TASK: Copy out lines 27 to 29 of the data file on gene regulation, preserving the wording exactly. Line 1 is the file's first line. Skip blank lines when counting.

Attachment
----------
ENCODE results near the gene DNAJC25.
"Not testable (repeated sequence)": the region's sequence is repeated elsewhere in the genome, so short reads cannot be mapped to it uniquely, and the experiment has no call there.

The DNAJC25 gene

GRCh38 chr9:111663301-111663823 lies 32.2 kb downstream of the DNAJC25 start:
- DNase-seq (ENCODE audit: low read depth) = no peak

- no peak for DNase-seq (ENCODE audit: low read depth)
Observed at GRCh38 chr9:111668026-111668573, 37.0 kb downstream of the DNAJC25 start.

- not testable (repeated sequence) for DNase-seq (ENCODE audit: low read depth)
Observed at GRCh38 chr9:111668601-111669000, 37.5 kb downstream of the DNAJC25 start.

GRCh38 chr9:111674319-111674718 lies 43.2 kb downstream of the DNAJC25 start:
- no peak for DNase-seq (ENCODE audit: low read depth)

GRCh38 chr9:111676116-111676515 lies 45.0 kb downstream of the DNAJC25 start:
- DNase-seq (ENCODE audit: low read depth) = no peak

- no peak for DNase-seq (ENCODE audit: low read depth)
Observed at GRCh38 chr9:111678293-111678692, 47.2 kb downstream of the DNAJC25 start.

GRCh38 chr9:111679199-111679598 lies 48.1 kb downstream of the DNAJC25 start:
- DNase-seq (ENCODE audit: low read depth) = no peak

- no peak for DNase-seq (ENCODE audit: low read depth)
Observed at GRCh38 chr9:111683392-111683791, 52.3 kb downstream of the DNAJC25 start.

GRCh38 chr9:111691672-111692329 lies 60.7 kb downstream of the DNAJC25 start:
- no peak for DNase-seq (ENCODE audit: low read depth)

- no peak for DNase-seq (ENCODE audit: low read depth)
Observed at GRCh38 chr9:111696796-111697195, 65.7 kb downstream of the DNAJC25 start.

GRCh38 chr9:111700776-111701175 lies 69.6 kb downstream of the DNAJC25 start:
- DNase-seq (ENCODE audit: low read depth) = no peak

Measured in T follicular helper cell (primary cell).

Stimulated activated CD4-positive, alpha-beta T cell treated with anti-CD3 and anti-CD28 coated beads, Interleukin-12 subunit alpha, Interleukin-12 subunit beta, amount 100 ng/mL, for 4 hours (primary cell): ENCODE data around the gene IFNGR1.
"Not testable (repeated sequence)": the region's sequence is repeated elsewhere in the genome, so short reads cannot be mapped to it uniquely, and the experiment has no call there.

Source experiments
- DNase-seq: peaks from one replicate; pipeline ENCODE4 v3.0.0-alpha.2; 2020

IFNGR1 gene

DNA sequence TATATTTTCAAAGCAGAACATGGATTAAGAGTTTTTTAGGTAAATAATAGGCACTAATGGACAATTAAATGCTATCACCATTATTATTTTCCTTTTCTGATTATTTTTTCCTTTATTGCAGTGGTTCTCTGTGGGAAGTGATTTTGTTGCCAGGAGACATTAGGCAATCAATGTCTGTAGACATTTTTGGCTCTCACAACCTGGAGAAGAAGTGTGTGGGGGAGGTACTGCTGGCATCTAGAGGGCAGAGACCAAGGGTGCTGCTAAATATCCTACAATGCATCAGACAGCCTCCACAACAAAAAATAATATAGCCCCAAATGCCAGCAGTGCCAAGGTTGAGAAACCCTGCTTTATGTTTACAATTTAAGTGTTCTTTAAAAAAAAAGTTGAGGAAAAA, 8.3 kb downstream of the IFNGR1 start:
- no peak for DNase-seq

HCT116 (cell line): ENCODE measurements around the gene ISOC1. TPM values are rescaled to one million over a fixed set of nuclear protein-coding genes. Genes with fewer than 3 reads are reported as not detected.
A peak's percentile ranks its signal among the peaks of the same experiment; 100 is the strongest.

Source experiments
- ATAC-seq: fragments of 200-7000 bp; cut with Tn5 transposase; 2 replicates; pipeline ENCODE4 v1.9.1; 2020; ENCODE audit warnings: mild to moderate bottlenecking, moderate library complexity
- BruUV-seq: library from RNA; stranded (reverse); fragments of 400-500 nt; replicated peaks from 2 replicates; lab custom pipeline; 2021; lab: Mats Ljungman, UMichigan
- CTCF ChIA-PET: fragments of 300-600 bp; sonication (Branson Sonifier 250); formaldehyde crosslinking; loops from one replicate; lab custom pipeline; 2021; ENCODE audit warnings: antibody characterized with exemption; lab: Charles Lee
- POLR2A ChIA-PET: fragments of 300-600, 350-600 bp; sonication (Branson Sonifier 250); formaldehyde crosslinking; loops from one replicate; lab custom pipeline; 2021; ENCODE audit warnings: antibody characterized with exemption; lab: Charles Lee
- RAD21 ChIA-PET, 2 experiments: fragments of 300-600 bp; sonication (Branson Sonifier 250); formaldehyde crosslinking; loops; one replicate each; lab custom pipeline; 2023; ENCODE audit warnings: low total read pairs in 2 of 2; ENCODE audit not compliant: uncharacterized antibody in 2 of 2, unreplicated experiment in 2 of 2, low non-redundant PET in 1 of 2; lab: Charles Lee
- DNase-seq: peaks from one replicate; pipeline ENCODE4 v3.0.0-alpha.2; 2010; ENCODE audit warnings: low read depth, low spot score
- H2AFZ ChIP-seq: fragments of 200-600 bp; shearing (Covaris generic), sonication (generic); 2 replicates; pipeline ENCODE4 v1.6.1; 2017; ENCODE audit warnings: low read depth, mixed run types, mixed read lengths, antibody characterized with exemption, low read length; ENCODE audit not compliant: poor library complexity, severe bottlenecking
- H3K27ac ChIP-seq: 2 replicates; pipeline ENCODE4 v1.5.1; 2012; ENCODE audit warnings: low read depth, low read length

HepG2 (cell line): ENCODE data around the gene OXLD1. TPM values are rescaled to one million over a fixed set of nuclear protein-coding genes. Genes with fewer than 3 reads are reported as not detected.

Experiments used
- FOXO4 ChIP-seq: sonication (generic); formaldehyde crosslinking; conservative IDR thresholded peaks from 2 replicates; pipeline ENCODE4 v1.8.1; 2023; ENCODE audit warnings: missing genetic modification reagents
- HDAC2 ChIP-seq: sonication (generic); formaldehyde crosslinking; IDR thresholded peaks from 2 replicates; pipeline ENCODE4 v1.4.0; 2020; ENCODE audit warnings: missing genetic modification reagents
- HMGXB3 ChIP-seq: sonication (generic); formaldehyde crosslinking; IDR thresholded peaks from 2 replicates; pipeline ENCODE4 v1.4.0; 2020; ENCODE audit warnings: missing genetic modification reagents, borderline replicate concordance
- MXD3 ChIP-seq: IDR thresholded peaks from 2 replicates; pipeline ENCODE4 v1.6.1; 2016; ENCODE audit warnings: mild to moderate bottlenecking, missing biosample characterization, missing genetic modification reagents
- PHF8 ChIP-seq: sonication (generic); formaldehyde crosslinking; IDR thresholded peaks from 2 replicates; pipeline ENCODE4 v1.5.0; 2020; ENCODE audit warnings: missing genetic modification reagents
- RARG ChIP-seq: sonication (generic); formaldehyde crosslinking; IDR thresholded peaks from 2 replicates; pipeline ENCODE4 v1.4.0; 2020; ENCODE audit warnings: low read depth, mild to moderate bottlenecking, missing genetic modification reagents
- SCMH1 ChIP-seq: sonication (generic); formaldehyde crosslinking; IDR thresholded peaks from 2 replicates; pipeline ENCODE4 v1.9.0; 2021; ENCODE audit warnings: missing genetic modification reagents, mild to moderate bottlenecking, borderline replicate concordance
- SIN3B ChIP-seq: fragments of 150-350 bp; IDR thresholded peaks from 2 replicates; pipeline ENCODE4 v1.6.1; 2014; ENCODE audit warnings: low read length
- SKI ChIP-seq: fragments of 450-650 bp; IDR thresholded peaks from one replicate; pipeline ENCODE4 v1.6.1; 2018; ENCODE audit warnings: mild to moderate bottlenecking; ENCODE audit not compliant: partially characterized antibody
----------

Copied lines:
Stimulated activated CD4-positive, alpha-beta T cell treated with anti-CD3 and anti-CD28 coated beads, Interleukin-12 subunit alpha, Interleukin-12 subunit beta, amount 100 ng/mL, for 4 hours (primary cell): ENCODE data around the gene IFNGR1.
"Not testable (repeated sequence)": the region's sequence is repeated elsewhere in the genome, so short reads cannot be mapped to it uniquely, and the experiment has no call there.

Source experiments